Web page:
Great review of “Long Walk Home” in the June 13, 2013 edition of Blues Blast Magazine!
Virginia native Kevin Selfe was a latecomer to music, only discovering the blues from a fellow student at university in North Carolina. Bitten hard by the bug, Kevin opted to try to make it as a performer and writer rather than in his degree subject of Meteorology. That may be a loss to the Weather Channel, but not to the blues world to judge by this debut on a major label!
Kevin’s band The Tornadoes started in Virginia but a second version evolved once Kevin relocated to the Pacific Northwest in 2007. Since then the band has become a firm favorite in and around Portland, Oregon. In 2011 ace drummer Jimi Bott (Rod Piazza, Fabulous Thunderbirds, Mannish Boys) joined the band alongside bassist Allen Markel (The Insomniacs) and it is that rhythm section plus Kevin on guitar and vocals that make up the core band here. Adding substantially to four tracks is a three man horn section led by Joe McCarthy and baritone sax player Doug James (Roomful Of Blues, Duke Robillard, Jimmie Vaughan) plays on another track. Former Thunderbirds and Blasters pianist Gene Taylor appears on four tracks, Steve Kerin and Dover Weinberg adding keys to a further three tracks. Fellow Delta Groove artist Mitch Kashmar plays harp on one cut and adds backing vocals to another; Lisa Mann adds b/v to a further track. Jimi Bott engineered and mixed the album at his home studio in Portland. Kevin wrote all the material here which ranges invitingly across a range of blues styles.
The album starts in shuffle mode with the wonderful title “Duct Tape On My Soul”, the horns providing a real swing to the cut. Kevin’s lyrics encourage us all to keep going in life: “Just like my shoe, I’ve got duct tape on my soul. Years of living the blues have taken a mighty big toll.” Kevin adds some nice T-Bone style guitar and Chris Mercer a fine tenor solo – an excellent opener. “Mama Didn’t Raise No Fool” features Mitch Kashmar’s harp and Doug James’ baritone on a bouncy number. “Moving Day Blues” slows things down and Kevin plays some very nice relaxed guitar over another fine horn arrangement before letting rip in his extended solo. Kevin seems to have reached the point of no return in his relationship: “Now the boxes are packed, I carried them to your door. You said, thanks for the help, but I don’t love you anymore.”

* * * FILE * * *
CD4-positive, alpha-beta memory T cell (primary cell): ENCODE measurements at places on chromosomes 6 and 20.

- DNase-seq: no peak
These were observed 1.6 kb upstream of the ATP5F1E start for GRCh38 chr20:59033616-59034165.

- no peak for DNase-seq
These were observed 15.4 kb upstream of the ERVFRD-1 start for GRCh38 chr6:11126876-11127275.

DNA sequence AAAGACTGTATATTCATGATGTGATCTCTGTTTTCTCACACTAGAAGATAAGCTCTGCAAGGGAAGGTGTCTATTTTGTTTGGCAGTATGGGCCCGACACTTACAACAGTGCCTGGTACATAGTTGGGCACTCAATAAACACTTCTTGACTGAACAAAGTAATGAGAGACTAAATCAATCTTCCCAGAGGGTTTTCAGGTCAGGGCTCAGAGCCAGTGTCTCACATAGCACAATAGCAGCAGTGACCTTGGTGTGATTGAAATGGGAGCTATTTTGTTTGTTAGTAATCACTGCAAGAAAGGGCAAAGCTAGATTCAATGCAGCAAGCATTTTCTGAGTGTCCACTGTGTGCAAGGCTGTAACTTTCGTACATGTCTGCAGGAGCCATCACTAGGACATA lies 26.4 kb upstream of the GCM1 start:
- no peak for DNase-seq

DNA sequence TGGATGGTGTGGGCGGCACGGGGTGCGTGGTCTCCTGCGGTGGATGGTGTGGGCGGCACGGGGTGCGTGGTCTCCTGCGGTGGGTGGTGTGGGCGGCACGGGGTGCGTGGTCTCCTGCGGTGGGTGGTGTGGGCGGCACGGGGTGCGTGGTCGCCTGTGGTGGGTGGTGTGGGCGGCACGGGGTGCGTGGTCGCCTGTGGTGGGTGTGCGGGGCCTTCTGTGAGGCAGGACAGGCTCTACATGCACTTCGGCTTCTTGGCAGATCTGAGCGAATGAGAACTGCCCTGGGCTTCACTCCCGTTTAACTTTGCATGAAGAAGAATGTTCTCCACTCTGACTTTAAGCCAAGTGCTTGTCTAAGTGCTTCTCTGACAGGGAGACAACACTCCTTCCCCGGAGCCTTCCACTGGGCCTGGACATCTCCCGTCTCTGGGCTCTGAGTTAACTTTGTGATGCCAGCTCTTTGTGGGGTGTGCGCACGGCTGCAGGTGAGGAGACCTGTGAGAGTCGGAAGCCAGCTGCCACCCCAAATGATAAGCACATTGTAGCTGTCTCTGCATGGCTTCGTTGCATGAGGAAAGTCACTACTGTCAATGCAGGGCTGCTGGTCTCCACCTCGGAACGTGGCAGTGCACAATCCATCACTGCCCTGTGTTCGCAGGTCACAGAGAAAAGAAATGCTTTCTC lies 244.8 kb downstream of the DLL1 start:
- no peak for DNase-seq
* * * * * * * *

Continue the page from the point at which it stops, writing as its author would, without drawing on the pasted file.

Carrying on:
“Last Crossroad” changes the style again with some Delta style slide playing over an up-tempo beat, Kevin assailed by “that old evil feeling coming over me”. I particularly liked Jimi Bott’s ability to both drive the beat and offer some solo embellishments at the same time here. “Dancing Girl” has a riff that reminded me of “Lonely Avenue”, with Kevin providing a convincing vocal, his guitar working persistently round the core riff. “Midnight Creeper” is the longest track at just over seven minutes, starting with some shimmering slide on a steel guitar before Kevin picks out a riff for the rhythm section to follow. This is a trio performance with some more of Jimi’s great drumming and Kevin both singing and speaking the lyrics and then demonstrating his command of the Delta style of slide playing.
“Walking Funny” has the largest contingent of musicians, with backing vocals from Jimi and Allen as well as Lisa Mann. The horns are back, as is Gene Taylor on a wonderfully swinging piece of jump blues. The lyrics pick up some of those old favorites – “Where did you sleep last night? Why are you walking funny? If you stay out tonight, better not come home again.” “Too Much Voodoo” sounds like an ideal title to visit Louisiana and Dover Weinberg’s swirling organ certainly adds to that feel, as does Kevin’s tasty guitar playing. An issue of concern in contemporary society is then raised (albeit in a humorous way) as Kevin explains that, having fallen on hard times, his new home is the “Second Box On The Left”. “The Blues Is My Home” is another acoustic slide piece with Kevin speaking the vocals as he observes that whatever happens, he will play his way through it. The album closes on a real rocker with “Put Me Back In Jail”, Steve Kerin’s rocking piano sitting alongside Kevin’s slide.
This is a very impressive album which is recommend to all blues lovers as it covers many of the bases. I look forward to hearing more from Kevin and his band.
Reviewer John Mitchell is a blues enthusiast based in the UK. Current favorites from recent releases include Chris Antonik, Shaun Murphy, Barbara Carr, Johnny Rawls, Andy T/Nick Nixon, Otis Grand and Doug Deming.